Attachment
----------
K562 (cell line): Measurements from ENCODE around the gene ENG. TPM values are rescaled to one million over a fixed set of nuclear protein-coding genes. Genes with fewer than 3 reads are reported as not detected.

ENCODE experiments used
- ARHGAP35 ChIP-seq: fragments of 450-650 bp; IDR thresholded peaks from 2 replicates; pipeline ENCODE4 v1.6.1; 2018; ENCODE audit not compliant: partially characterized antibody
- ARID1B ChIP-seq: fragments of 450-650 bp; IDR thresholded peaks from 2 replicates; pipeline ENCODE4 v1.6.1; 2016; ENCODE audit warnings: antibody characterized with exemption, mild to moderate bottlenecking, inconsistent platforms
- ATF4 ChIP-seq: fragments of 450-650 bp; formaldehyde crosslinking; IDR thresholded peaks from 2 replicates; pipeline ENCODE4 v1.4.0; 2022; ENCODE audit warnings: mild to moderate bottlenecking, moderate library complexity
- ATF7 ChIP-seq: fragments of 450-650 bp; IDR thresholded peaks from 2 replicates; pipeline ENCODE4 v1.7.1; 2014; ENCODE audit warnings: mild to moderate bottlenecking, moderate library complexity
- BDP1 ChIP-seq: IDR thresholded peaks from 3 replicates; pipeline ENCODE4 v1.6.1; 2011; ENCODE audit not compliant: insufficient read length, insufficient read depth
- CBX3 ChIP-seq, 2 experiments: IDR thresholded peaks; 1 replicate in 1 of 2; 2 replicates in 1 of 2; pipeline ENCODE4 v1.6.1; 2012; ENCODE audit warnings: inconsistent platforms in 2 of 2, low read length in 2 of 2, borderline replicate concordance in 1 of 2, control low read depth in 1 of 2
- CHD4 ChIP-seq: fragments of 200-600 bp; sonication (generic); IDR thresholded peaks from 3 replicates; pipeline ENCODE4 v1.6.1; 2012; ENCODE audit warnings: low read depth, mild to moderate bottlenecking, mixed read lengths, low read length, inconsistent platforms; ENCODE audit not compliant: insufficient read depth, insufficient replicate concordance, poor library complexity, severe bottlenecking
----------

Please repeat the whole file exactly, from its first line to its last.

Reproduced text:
K562 (cell line): Measurements from ENCODE around the gene ENG. TPM values are rescaled to one million over a fixed set of nuclear protein-coding genes. Genes with fewer than 3 reads are reported as not detected.

ENCODE experiments used
- ARHGAP35 ChIP-seq: fragments of 450-650 bp; IDR thresholded peaks from 2 replicates; pipeline ENCODE4 v1.6.1; 2018; ENCODE audit not compliant: partially characterized antibody
- ARID1B ChIP-seq: fragments of 450-650 bp; IDR thresholded peaks from 2 replicates; pipeline ENCODE4 v1.6.1; 2016; ENCODE audit warnings: antibody characterized with exemption, mild to moderate bottlenecking, inconsistent platforms
- ATF4 ChIP-seq: fragments of 450-650 bp; formaldehyde crosslinking; IDR thresholded peaks from 2 replicates; pipeline ENCODE4 v1.4.0; 2022; ENCODE audit warnings: mild to moderate bottlenecking, moderate library complexity
- ATF7 ChIP-seq: fragments of 450-650 bp; IDR thresholded peaks from 2 replicates; pipeline ENCODE4 v1.7.1; 2014; ENCODE audit warnings: mild to moderate bottlenecking, moderate library complexity
- BDP1 ChIP-seq: IDR thresholded peaks from 3 replicates; pipeline ENCODE4 v1.6.1; 2011; ENCODE audit not compliant: insufficient read length, insufficient read depth
- CBX3 ChIP-seq, 2 experiments: IDR thresholded peaks; 1 replicate in 1 of 2; 2 replicates in 1 of 2; pipeline ENCODE4 v1.6.1; 2012; ENCODE audit warnings: inconsistent platforms in 2 of 2, low read length in 2 of 2, borderline replicate concordance in 1 of 2, control low read depth in 1 of 2
- CHD4 ChIP-seq: fragments of 200-600 bp; sonication (generic); IDR thresholded peaks from 3 replicates; pipeline ENCODE4 v1.6.1; 2012; ENCODE audit warnings: low read depth, mild to moderate bottlenecking, mixed read lengths, low read length, inconsistent platforms; ENCODE audit not compliant: insufficient read depth, insufficient replicate concordance, poor library complexity, severe bottlenecking